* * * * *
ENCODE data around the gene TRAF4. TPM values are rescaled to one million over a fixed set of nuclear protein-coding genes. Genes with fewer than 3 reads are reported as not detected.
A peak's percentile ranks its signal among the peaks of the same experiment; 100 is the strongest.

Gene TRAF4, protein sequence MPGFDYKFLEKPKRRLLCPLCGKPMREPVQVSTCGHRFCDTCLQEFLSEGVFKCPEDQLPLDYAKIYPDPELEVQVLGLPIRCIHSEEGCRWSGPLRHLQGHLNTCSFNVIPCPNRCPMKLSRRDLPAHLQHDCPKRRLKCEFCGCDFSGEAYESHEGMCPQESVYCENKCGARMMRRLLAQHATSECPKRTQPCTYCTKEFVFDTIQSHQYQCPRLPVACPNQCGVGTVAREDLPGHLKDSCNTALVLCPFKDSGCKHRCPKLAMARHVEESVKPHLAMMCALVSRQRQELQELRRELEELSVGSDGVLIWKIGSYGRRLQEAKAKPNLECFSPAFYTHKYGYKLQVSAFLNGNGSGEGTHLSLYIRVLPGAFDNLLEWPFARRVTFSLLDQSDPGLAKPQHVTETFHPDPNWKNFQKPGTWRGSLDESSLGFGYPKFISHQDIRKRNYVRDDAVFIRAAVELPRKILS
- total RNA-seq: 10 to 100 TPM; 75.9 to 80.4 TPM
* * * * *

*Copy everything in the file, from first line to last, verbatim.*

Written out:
ENCODE data around the gene TRAF4. TPM values are rescaled to one million over a fixed set of nuclear protein-coding genes. Genes with fewer than 3 reads are reported as not detected.
A peak's percentile ranks its signal among the peaks of the same experiment; 100 is the strongest.

Gene TRAF4, protein sequence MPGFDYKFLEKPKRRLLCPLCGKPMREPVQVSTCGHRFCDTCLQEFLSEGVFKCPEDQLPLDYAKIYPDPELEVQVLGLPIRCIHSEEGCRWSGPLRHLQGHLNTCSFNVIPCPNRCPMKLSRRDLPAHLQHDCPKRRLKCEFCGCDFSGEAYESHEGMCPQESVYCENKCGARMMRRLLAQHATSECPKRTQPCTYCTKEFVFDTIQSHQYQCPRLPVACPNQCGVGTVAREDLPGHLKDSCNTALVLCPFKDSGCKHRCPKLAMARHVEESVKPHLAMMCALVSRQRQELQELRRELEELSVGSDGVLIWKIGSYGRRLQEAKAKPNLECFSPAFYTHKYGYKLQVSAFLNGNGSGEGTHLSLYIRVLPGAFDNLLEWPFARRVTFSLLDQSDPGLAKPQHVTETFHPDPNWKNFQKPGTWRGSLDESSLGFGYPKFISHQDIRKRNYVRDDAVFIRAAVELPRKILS
- total RNA-seq: 10 to 100 TPM; 75.9 to 80.4 TPM